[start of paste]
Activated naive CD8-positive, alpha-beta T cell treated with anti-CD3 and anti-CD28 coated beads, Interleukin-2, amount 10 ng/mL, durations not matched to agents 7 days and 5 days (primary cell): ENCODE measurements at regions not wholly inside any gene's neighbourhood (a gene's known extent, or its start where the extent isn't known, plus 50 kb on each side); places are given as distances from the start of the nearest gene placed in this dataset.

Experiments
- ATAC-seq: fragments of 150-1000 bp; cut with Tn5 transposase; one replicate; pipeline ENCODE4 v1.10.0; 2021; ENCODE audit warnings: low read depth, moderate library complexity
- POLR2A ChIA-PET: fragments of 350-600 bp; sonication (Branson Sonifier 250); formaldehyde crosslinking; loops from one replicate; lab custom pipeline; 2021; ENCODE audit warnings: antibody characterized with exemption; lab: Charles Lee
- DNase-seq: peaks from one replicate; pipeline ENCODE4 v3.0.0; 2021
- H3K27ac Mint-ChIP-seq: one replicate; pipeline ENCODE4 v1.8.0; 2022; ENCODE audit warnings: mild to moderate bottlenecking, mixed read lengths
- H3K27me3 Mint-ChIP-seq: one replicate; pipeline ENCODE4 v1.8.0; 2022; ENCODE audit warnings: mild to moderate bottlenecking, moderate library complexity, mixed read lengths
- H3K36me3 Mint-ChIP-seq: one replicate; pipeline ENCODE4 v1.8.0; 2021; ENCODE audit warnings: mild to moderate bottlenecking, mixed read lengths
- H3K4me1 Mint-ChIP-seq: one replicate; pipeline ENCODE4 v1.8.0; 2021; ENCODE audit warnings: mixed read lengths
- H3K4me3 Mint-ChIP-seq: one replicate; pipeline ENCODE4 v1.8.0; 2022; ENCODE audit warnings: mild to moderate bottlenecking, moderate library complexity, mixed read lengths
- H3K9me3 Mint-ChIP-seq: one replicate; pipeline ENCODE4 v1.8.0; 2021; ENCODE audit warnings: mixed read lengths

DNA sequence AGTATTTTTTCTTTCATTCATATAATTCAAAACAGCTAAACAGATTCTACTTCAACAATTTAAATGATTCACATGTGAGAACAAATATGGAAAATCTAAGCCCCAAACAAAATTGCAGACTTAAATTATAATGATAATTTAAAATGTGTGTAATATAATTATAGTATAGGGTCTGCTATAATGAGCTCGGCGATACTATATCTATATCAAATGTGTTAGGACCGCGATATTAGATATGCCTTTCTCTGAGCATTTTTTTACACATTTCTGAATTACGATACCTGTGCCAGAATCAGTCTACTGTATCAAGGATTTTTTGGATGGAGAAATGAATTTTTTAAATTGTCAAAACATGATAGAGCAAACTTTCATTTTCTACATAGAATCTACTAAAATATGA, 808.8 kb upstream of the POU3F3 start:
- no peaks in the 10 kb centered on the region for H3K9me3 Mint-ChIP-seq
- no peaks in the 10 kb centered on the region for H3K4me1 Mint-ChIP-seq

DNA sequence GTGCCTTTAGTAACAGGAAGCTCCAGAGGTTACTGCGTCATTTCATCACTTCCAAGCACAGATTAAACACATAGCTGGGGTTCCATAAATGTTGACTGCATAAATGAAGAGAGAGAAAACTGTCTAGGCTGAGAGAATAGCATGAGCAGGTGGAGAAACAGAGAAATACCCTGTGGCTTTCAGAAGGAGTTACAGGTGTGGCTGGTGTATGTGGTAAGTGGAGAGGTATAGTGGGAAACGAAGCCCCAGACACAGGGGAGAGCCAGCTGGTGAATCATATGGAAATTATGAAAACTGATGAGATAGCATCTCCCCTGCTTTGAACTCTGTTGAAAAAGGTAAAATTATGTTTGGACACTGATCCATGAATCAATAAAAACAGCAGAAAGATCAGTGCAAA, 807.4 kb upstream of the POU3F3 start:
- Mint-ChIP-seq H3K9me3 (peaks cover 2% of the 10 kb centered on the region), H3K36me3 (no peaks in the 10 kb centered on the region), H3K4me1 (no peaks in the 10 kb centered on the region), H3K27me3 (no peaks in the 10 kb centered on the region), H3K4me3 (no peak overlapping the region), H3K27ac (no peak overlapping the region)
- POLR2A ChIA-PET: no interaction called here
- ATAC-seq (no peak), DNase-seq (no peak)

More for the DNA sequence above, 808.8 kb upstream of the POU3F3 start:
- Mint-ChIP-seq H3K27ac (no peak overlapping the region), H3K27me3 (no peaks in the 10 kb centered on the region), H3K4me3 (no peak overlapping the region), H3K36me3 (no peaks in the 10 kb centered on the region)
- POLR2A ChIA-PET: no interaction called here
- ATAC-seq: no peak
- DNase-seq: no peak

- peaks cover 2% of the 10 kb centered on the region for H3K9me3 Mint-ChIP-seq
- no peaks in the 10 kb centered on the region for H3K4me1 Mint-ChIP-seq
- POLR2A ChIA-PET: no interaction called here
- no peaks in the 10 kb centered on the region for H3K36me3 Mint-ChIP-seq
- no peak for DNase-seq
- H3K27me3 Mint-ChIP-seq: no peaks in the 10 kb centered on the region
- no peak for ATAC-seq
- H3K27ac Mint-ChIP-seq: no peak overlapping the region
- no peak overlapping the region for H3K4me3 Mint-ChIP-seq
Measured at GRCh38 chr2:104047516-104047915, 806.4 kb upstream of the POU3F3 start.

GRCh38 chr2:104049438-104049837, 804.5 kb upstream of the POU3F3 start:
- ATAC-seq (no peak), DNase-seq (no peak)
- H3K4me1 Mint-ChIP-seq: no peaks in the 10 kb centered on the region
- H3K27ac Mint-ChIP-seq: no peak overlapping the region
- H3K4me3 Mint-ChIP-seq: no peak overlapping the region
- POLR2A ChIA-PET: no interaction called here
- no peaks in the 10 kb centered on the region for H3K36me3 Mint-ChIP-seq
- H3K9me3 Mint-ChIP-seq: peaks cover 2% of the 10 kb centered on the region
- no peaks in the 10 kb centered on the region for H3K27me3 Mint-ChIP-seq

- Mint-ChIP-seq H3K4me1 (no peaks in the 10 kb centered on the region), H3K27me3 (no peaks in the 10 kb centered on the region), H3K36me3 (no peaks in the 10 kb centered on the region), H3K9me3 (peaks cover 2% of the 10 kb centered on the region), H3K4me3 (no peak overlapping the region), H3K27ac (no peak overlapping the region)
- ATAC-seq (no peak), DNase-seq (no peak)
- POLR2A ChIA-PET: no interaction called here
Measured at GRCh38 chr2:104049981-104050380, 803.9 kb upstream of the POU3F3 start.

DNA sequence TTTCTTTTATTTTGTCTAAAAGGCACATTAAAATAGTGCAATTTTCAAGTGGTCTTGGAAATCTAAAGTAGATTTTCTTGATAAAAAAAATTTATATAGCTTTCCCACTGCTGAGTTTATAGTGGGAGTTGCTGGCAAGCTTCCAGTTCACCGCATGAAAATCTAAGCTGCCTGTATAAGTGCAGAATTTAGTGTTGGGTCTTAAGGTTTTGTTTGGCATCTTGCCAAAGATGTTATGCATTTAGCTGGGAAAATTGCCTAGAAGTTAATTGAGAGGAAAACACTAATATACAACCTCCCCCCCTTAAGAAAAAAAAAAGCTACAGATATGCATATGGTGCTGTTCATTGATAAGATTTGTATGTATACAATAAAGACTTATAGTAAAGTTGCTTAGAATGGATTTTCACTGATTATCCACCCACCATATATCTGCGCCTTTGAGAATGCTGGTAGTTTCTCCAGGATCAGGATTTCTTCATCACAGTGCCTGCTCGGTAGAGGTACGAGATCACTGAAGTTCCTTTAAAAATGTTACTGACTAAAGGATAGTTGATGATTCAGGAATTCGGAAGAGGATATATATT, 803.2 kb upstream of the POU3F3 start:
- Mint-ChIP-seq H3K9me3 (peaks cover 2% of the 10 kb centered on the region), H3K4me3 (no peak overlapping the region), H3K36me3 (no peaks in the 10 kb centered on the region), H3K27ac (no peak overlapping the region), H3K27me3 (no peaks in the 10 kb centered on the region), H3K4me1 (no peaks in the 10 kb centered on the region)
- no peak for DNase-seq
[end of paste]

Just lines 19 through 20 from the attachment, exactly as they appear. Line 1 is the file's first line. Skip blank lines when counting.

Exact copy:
More for the DNA sequence above, 808.8 kb upstream of the POU3F3 start:
- Mint-ChIP-seq H3K27ac (no peak overlapping the region), H3K27me3 (no peaks in the 10 kb centered on the region), H3K4me3 (no peak overlapping the region), H3K36me3 (no peaks in the 10 kb centered on the region)